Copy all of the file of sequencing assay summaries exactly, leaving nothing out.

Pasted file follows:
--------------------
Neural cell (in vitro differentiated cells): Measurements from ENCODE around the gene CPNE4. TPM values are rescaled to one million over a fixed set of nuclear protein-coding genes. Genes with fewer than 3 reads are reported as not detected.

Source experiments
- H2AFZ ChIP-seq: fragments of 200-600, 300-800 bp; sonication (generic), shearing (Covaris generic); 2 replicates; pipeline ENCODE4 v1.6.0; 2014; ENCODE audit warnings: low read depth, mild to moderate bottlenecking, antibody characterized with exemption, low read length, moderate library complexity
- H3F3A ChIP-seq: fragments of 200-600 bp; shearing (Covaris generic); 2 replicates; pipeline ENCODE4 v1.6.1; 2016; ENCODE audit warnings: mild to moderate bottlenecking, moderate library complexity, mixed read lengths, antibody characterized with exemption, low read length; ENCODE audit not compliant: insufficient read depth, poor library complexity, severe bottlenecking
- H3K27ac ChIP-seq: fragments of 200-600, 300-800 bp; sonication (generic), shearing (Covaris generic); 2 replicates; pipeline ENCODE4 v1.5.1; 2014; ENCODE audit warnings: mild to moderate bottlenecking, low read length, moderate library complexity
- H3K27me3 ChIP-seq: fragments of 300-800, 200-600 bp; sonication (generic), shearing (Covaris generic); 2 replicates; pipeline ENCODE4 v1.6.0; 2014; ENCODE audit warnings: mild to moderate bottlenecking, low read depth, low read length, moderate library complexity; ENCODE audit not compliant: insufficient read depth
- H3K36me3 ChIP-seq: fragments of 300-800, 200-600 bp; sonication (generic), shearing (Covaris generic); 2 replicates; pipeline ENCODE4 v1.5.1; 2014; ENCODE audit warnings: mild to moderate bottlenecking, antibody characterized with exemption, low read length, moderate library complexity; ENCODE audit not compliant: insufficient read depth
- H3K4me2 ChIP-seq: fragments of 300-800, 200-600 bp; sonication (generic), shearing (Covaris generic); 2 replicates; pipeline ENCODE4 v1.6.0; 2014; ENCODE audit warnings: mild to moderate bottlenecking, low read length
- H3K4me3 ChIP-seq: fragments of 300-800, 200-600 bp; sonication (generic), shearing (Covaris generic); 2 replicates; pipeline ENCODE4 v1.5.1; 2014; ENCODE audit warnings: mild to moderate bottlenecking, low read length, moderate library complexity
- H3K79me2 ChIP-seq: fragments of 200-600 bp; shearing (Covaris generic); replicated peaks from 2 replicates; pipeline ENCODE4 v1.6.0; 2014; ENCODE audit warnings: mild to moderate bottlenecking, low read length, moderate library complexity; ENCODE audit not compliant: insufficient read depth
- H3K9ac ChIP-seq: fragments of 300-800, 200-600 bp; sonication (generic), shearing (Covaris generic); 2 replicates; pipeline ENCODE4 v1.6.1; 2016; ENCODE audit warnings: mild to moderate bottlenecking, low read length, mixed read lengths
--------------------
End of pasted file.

Neural cell (in vitro differentiated cells): Measurements from ENCODE around the gene CPNE4. TPM values are rescaled to one million over a fixed set of nuclear protein-coding genes. Genes with fewer than 3 reads are reported as not detected.

Source experiments
- H2AFZ ChIP-seq: fragments of 200-600, 300-800 bp; sonication (generic), shearing (Covaris generic); 2 replicates; pipeline ENCODE4 v1.6.0; 2014; ENCODE audit warnings: low read depth, mild to moderate bottlenecking, antibody characterized with exemption, low read length, moderate library complexity
- H3F3A ChIP-seq: fragments of 200-600 bp; shearing (Covaris generic); 2 replicates; pipeline ENCODE4 v1.6.1; 2016; ENCODE audit warnings: mild to moderate bottlenecking, moderate library complexity, mixed read lengths, antibody characterized with exemption, low read length; ENCODE audit not compliant: insufficient read depth, poor library complexity, severe bottlenecking
- H3K27ac ChIP-seq: fragments of 200-600, 300-800 bp; sonication (generic), shearing (Covaris generic); 2 replicates; pipeline ENCODE4 v1.5.1; 2014; ENCODE audit warnings: mild to moderate bottlenecking, low read length, moderate library complexity
- H3K27me3 ChIP-seq: fragments of 300-800, 200-600 bp; sonication (generic), shearing (Covaris generic); 2 replicates; pipeline ENCODE4 v1.6.0; 2014; ENCODE audit warnings: mild to moderate bottlenecking, low read depth, low read length, moderate library complexity; ENCODE audit not compliant: insufficient read depth
- H3K36me3 ChIP-seq: fragments of 300-800, 200-600 bp; sonication (generic), shearing (Covaris generic); 2 replicates; pipeline ENCODE4 v1.5.1; 2014; ENCODE audit warnings: mild to moderate bottlenecking, antibody characterized with exemption, low read length, moderate library complexity; ENCODE audit not compliant: insufficient read depth
- H3K4me2 ChIP-seq: fragments of 300-800, 200-600 bp; sonication (generic), shearing (Covaris generic); 2 replicates; pipeline ENCODE4 v1.6.0; 2014; ENCODE audit warnings: mild to moderate bottlenecking, low read length
- H3K4me3 ChIP-seq: fragments of 300-800, 200-600 bp; sonication (generic), shearing (Covaris generic); 2 replicates; pipeline ENCODE4 v1.5.1; 2014; ENCODE audit warnings: mild to moderate bottlenecking, low read length, moderate library complexity
- H3K79me2 ChIP-seq: fragments of 200-600 bp; shearing (Covaris generic); replicated peaks from 2 replicates; pipeline ENCODE4 v1.6.0; 2014; ENCODE audit warnings: mild to moderate bottlenecking, low read length, moderate library complexity; ENCODE audit not compliant: insufficient read depth
- H3K9ac ChIP-seq: fragments of 300-800, 200-600 bp; sonication (generic), shearing (Covaris generic); 2 replicates; pipeline ENCODE4 v1.6.1; 2016; ENCODE audit warnings: mild to moderate bottlenecking, low read length, mixed read lengths